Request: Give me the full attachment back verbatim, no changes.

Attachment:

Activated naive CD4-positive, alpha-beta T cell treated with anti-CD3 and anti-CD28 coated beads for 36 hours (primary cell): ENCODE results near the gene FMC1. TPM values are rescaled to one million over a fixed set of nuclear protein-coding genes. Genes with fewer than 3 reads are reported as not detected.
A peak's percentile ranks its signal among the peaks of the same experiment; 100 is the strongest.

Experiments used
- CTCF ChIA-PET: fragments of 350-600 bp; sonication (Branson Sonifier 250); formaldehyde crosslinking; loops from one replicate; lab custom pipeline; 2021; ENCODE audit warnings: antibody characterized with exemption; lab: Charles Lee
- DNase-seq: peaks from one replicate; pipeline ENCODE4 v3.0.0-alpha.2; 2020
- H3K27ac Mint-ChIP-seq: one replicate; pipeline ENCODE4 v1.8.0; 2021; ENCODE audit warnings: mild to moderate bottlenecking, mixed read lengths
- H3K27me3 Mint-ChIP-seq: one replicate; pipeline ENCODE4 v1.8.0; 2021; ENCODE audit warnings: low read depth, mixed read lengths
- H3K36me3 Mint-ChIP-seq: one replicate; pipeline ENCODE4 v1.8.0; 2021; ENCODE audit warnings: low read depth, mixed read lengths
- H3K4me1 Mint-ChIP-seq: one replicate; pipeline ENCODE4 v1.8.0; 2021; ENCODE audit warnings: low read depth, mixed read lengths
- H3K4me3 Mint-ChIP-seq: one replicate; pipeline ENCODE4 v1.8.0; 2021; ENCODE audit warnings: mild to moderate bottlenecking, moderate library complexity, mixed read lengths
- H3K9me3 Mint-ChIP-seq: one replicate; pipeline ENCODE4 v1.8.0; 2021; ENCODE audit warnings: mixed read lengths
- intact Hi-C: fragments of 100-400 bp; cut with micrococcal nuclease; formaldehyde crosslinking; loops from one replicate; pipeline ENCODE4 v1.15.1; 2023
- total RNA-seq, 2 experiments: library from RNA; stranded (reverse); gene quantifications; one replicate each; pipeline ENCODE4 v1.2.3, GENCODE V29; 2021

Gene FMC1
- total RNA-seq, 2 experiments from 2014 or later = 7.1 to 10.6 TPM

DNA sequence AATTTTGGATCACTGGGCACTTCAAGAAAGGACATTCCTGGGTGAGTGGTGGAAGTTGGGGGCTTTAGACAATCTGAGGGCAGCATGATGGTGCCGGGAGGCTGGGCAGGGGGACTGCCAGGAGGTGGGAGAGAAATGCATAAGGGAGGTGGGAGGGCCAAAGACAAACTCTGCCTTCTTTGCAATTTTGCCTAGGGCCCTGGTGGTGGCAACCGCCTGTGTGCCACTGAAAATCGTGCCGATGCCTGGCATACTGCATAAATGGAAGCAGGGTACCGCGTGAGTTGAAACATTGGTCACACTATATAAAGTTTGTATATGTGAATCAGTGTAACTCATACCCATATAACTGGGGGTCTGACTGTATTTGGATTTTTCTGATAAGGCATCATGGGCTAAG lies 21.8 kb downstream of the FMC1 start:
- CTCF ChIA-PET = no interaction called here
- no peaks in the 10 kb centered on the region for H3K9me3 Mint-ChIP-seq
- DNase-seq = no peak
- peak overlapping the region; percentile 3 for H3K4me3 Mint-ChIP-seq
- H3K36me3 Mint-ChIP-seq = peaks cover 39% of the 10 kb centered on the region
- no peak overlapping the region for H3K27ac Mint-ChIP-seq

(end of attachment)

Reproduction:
Activated naive CD4-positive, alpha-beta T cell treated with anti-CD3 and anti-CD28 coated beads for 36 hours (primary cell): ENCODE results near the gene FMC1. TPM values are rescaled to one million over a fixed set of nuclear protein-coding genes. Genes with fewer than 3 reads are reported as not detected.
A peak's percentile ranks its signal among the peaks of the same experiment; 100 is the strongest.

Experiments used
- CTCF ChIA-PET: fragments of 350-600 bp; sonication (Branson Sonifier 250); formaldehyde crosslinking; loops from one replicate; lab custom pipeline; 2021; ENCODE audit warnings: antibody characterized with exemption; lab: Charles Lee
- DNase-seq: peaks from one replicate; pipeline ENCODE4 v3.0.0-alpha.2; 2020
- H3K27ac Mint-ChIP-seq: one replicate; pipeline ENCODE4 v1.8.0; 2021; ENCODE audit warnings: mild to moderate bottlenecking, mixed read lengths
- H3K27me3 Mint-ChIP-seq: one replicate; pipeline ENCODE4 v1.8.0; 2021; ENCODE audit warnings: low read depth, mixed read lengths
- H3K36me3 Mint-ChIP-seq: one replicate; pipeline ENCODE4 v1.8.0; 2021; ENCODE audit warnings: low read depth, mixed read lengths
- H3K4me1 Mint-ChIP-seq: one replicate; pipeline ENCODE4 v1.8.0; 2021; ENCODE audit warnings: low read depth, mixed read lengths
- H3K4me3 Mint-ChIP-seq: one replicate; pipeline ENCODE4 v1.8.0; 2021; ENCODE audit warnings: mild to moderate bottlenecking, moderate library complexity, mixed read lengths
- H3K9me3 Mint-ChIP-seq: one replicate; pipeline ENCODE4 v1.8.0; 2021; ENCODE audit warnings: mixed read lengths
- intact Hi-C: fragments of 100-400 bp; cut with micrococcal nuclease; formaldehyde crosslinking; loops from one replicate; pipeline ENCODE4 v1.15.1; 2023
- total RNA-seq, 2 experiments: library from RNA; stranded (reverse); gene quantifications; one replicate each; pipeline ENCODE4 v1.2.3, GENCODE V29; 2021

Gene FMC1
- total RNA-seq, 2 experiments from 2014 or later = 7.1 to 10.6 TPM

DNA sequence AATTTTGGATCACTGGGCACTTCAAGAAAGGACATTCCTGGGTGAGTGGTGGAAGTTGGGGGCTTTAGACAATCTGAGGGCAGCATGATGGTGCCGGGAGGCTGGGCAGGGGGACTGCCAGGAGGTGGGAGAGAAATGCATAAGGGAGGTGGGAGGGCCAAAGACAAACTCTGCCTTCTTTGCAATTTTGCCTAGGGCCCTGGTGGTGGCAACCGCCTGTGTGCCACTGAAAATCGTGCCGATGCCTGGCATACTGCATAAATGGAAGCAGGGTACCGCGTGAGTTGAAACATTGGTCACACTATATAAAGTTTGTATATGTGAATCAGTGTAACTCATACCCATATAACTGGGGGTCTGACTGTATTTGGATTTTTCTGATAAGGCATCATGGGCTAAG lies 21.8 kb downstream of the FMC1 start:
- CTCF ChIA-PET = no interaction called here
- no peaks in the 10 kb centered on the region for H3K9me3 Mint-ChIP-seq
- DNase-seq = no peak
- peak overlapping the region; percentile 3 for H3K4me3 Mint-ChIP-seq
- H3K36me3 Mint-ChIP-seq = peaks cover 39% of the 10 kb centered on the region
- no peak overlapping the region for H3K27ac Mint-ChIP-seq